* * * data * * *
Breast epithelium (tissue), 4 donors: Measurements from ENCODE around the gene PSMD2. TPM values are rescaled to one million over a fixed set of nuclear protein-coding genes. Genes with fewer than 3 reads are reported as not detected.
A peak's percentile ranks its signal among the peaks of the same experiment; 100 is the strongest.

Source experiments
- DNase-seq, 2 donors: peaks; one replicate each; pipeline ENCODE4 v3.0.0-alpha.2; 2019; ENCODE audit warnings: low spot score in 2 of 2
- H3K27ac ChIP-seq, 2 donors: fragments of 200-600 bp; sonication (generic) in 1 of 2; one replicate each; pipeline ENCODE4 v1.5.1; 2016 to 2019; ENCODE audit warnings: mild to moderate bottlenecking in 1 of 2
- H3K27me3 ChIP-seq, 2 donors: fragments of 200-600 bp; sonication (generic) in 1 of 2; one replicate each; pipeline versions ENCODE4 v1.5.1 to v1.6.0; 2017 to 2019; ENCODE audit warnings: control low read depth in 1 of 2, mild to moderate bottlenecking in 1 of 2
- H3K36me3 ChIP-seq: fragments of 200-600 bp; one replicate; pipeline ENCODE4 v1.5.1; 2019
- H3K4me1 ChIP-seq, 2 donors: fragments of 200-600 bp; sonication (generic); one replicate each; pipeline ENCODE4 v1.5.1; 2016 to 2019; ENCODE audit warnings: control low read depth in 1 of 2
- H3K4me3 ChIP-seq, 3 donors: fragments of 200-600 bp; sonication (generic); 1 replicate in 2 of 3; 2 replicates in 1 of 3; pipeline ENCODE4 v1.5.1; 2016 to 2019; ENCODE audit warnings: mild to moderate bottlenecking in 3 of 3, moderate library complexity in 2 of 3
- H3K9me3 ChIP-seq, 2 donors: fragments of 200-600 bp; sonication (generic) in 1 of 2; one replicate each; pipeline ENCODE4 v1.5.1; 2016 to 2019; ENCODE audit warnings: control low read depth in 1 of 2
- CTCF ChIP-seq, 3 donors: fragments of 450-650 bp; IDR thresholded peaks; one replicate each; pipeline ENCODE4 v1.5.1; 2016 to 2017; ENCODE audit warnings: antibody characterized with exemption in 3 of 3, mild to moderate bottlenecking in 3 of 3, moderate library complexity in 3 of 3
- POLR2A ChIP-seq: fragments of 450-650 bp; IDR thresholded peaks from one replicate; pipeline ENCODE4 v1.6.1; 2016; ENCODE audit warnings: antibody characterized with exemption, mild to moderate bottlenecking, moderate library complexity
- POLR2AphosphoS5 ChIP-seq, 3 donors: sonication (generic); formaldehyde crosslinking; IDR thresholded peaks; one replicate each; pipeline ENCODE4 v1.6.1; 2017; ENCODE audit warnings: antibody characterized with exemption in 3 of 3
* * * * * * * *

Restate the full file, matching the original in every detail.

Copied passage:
Breast epithelium (tissue), 4 donors: Measurements from ENCODE around the gene PSMD2. TPM values are rescaled to one million over a fixed set of nuclear protein-coding genes. Genes with fewer than 3 reads are reported as not detected.
A peak's percentile ranks its signal among the peaks of the same experiment; 100 is the strongest.

Source experiments
- DNase-seq, 2 donors: peaks; one replicate each; pipeline ENCODE4 v3.0.0-alpha.2; 2019; ENCODE audit warnings: low spot score in 2 of 2
- H3K27ac ChIP-seq, 2 donors: fragments of 200-600 bp; sonication (generic) in 1 of 2; one replicate each; pipeline ENCODE4 v1.5.1; 2016 to 2019; ENCODE audit warnings: mild to moderate bottlenecking in 1 of 2
- H3K27me3 ChIP-seq, 2 donors: fragments of 200-600 bp; sonication (generic) in 1 of 2; one replicate each; pipeline versions ENCODE4 v1.5.1 to v1.6.0; 2017 to 2019; ENCODE audit warnings: control low read depth in 1 of 2, mild to moderate bottlenecking in 1 of 2
- H3K36me3 ChIP-seq: fragments of 200-600 bp; one replicate; pipeline ENCODE4 v1.5.1; 2019
- H3K4me1 ChIP-seq, 2 donors: fragments of 200-600 bp; sonication (generic); one replicate each; pipeline ENCODE4 v1.5.1; 2016 to 2019; ENCODE audit warnings: control low read depth in 1 of 2
- H3K4me3 ChIP-seq, 3 donors: fragments of 200-600 bp; sonication (generic); 1 replicate in 2 of 3; 2 replicates in 1 of 3; pipeline ENCODE4 v1.5.1; 2016 to 2019; ENCODE audit warnings: mild to moderate bottlenecking in 3 of 3, moderate library complexity in 2 of 3
- H3K9me3 ChIP-seq, 2 donors: fragments of 200-600 bp; sonication (generic) in 1 of 2; one replicate each; pipeline ENCODE4 v1.5.1; 2016 to 2019; ENCODE audit warnings: control low read depth in 1 of 2
- CTCF ChIP-seq, 3 donors: fragments of 450-650 bp; IDR thresholded peaks; one replicate each; pipeline ENCODE4 v1.5.1; 2016 to 2017; ENCODE audit warnings: antibody characterized with exemption in 3 of 3, mild to moderate bottlenecking in 3 of 3, moderate library complexity in 3 of 3
- POLR2A ChIP-seq: fragments of 450-650 bp; IDR thresholded peaks from one replicate; pipeline ENCODE4 v1.6.1; 2016; ENCODE audit warnings: antibody characterized with exemption, mild to moderate bottlenecking, moderate library complexity
- POLR2AphosphoS5 ChIP-seq, 3 donors: sonication (generic); formaldehyde crosslinking; IDR thresholded peaks; one replicate each; pipeline ENCODE4 v1.6.1; 2017; ENCODE audit warnings: antibody characterized with exemption in 3 of 3